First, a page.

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Council accused of ‘cannibalising’ local press after £60k website revamp

oliver-cooperA council has been accused of “cannibalising” local newspapers after announcing it is spending £60,000 on revamping an entertainment listings website.

Camden Council, in London, says it is spending the cash on its Love Camden site, which features listings and rundowns about the best coffee shops and bars in the borough.

Love Camden was launched six years ago and currently gets an average of 31,000 page views a month.

The Labour-run council has insisted it is not attempting to “rival” any other media in the area – but opposition Tory councillor Oliver Cooper has accused it of “cannibalising our independent local press.”

Cllr Cooper, pictured above left, told the Camden New Journal: “Camden Labour needs to stretch taxpayers’ money as far it can go. Like the costly and under-read Camden magazine, this seems to duplicate our excellent local papers, whose print editions and sites are packed with culture listings.”

He added: “Love Camden is a great service but £60,000 will seem eye-wateringly expensive to duplicate our local press, especially while Camden Labour cut services, hike taxes and increase councillors’ pay.

“I’ve commissioned web redesigns, and high-performance, professional bespoke websites rarely come in at more than £15,000.

“Camden must make sure it’s getting value for money and not sign on the dotted line until and unless the administration has ensured the work can’t be done cheaper elsewhere and isn’t just cannibalising our independent local press.”

The homepage of the councl's Love Camden entertainments listing site

The homepage of the council’s Love Camden entertainments listing site

But Cllr Abdul Hai, the authority’s culture chief, insisted the Love Camden site was a “popular way of reaching both visitors and residents”.

He said: “Technology has moved on since the site was launched in 2010 and it has become outdated and lacked functionality. Some organisations fed back that they weren’t using the site for these reasons.

“The new site better represents our borough, its organisations and events and why people should visit. It also allows us to generate income through sponsored content, which we project will pay for the redesign cost within three years.”

Asked by the CNJ whether Camden would be competing for the same marketing budgets as local papers, Cllr Hai added: “It wasn’t created to rival other media and to that regard we would happily both work with and profile local media outlets on the site, should they wish.”

The CNJ has not responded to requests for further comment.


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  • November 14, 2016 at 12:40 pm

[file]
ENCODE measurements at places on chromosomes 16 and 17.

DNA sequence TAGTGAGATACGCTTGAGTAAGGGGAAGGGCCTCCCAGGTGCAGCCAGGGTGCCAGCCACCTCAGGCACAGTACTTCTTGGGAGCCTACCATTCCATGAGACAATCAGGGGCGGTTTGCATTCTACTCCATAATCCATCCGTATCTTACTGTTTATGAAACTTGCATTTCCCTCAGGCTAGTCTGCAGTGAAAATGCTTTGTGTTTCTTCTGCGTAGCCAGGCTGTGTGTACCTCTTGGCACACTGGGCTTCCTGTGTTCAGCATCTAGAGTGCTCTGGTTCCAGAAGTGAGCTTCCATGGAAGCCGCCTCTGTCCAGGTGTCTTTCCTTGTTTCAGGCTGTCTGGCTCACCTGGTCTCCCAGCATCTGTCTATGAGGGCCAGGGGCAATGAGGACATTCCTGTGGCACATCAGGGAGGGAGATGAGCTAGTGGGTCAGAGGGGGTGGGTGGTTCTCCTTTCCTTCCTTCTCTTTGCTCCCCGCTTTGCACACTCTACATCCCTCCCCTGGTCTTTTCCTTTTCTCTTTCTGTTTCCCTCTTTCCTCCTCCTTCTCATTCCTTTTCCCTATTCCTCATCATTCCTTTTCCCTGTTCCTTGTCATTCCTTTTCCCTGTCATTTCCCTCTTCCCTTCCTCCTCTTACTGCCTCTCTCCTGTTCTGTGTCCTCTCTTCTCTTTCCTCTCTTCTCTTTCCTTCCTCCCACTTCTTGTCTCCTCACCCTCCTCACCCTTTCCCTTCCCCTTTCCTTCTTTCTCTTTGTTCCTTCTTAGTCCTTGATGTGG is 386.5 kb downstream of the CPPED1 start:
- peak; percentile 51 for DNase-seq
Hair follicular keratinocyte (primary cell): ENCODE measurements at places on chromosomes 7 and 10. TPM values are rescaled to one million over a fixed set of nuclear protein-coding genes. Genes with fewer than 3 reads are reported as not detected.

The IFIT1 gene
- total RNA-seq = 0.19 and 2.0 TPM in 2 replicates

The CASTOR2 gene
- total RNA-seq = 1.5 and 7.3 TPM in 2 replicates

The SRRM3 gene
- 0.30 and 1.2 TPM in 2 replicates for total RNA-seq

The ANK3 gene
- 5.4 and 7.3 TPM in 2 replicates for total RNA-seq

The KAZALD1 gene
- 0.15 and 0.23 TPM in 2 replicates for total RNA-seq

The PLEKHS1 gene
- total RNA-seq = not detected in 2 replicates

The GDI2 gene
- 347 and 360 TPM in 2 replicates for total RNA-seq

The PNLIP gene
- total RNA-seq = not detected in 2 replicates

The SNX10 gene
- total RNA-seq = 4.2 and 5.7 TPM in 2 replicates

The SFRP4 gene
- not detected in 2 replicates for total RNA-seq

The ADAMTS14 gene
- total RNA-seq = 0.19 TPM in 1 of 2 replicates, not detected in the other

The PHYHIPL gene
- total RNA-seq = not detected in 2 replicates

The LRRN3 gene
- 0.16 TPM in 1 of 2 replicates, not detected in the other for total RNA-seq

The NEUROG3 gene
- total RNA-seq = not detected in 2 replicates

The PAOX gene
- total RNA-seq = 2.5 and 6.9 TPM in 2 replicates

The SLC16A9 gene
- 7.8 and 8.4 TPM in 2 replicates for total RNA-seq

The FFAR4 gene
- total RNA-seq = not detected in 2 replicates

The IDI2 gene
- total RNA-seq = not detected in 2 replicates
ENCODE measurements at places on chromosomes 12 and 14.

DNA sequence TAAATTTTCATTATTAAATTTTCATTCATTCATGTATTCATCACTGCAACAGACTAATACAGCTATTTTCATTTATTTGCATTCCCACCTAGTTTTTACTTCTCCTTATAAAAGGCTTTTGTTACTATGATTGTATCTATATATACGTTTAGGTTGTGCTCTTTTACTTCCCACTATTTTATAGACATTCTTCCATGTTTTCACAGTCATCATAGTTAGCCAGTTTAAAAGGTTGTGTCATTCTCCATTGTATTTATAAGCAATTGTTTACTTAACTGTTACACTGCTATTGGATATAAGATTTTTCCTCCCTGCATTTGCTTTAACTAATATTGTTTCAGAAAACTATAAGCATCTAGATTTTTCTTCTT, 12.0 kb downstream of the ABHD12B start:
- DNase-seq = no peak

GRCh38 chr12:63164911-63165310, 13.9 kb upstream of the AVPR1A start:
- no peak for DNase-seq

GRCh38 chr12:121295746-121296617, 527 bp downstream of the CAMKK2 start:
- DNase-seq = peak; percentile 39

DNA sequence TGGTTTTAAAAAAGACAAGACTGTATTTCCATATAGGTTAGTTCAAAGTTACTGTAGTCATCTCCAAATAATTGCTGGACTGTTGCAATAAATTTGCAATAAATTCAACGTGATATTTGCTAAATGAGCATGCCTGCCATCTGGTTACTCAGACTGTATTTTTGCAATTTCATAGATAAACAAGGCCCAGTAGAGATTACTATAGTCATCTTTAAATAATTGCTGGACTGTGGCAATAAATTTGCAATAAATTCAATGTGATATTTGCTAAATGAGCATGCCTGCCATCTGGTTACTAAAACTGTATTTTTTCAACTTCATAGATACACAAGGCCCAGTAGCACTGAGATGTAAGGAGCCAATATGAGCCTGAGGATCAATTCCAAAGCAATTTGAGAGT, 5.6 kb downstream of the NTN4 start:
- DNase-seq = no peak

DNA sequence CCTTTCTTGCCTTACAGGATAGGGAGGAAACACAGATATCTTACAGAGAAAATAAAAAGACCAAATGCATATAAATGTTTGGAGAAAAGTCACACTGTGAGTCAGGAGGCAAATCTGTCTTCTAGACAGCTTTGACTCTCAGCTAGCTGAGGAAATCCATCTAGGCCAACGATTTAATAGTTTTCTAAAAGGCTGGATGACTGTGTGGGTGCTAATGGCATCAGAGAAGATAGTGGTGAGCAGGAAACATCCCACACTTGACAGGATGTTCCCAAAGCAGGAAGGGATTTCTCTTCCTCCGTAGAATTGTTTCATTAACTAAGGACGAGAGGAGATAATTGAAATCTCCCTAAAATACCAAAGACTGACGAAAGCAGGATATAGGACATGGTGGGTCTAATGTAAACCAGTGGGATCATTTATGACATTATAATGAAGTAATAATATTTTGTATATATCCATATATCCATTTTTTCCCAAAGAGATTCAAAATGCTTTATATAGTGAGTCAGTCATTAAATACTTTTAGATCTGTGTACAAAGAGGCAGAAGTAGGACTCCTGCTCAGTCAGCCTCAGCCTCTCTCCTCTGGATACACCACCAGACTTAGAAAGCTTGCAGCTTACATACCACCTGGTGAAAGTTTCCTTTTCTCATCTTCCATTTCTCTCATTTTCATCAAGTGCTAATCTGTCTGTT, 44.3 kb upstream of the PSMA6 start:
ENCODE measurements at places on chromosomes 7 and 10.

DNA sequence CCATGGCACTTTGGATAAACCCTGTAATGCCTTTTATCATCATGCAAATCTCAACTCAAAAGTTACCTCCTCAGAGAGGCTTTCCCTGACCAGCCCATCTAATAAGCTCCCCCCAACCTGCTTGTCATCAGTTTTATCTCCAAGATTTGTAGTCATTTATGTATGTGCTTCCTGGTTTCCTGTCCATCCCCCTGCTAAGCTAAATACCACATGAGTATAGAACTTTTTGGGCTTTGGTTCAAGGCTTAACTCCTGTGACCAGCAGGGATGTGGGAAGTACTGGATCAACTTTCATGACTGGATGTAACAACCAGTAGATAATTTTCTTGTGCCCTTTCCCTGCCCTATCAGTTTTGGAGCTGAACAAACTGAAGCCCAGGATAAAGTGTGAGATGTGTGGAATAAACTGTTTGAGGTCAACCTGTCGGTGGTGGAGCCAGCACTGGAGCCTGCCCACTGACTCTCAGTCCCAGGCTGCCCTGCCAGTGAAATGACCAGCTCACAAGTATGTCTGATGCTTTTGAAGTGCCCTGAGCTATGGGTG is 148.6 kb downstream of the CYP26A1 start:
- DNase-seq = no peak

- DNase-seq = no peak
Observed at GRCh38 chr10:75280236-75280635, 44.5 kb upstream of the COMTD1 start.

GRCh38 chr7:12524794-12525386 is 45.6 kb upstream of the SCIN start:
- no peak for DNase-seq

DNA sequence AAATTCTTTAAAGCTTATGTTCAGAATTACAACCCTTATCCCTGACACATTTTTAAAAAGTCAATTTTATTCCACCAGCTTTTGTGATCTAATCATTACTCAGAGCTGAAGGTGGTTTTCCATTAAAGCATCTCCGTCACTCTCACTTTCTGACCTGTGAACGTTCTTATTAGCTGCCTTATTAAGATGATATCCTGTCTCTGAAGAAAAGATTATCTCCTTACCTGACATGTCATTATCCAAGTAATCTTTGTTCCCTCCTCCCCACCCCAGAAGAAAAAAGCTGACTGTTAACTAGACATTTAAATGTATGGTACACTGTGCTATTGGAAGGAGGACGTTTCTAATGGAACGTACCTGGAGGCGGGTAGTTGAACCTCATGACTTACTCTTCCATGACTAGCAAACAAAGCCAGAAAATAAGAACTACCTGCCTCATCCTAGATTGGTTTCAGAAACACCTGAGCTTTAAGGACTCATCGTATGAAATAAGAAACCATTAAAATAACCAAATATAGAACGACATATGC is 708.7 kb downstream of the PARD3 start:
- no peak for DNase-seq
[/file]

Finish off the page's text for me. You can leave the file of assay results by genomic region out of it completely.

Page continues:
This is not what local authorities should be spending their money on. They are not commercial operations but publicly funded and have no need to generate revenue from advertising, unlike our own beleaguered media organisations.

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  • November 14, 2016 at 4:10 pm

    Except for the fact council’s have had their public funding slashed by around a third, while seeing ever increasing costs for adult social care. But yes, absolutely no need for them to look at other ways of generating incoming.

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  • November 14, 2016 at 4:56 pm

    Corporal Clegg, I’m afraid I disagree. An important part of what local authorities are tasked with is promoting tourism and investment in their local area. They also own and run many museums and heritage sites which are reliant on events marketing.

    So, in the face of widespread public sector cuts, they absolutely need to look at generating additional income streams to keep public services running and people in jobs (why should the latter be the preserve of private business?)

    Regional publishers are focused on growing digital revenues, primarily from national advertising, by pushing content which gets the most page views. This is why we have endless debates about the value of ‘listicles’ and ‘clickbait’.

    Unfortunately, this focus is often at the expense of local entertainment/events content and is the reason why most newsrooms have drastically cut the features staff who would have previously helped local authorities to promote this type of content more.

    When ents-type content barely gets a look-in on your typical local newspaper website what choice do local authorities have? It’s either promote and monetise it themselves or cut services and jobs.

    Also, this type of website often flies under the radar of the local press when it’s arranged via a third-party through a process called ‘commissioning’ but, in the end, it’s always going to be easier on the public purse to do it in-house if the expertise is already there.

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  • November 15, 2016 at 1:18 am

    Good for the council and the entertainment rates payers. It will benefit the area.
    You can’t rely on local papers anymore for entertainment listings. Lack of staff means the papers suffer. I use websites to find something to do, none of which are newspaper owned.

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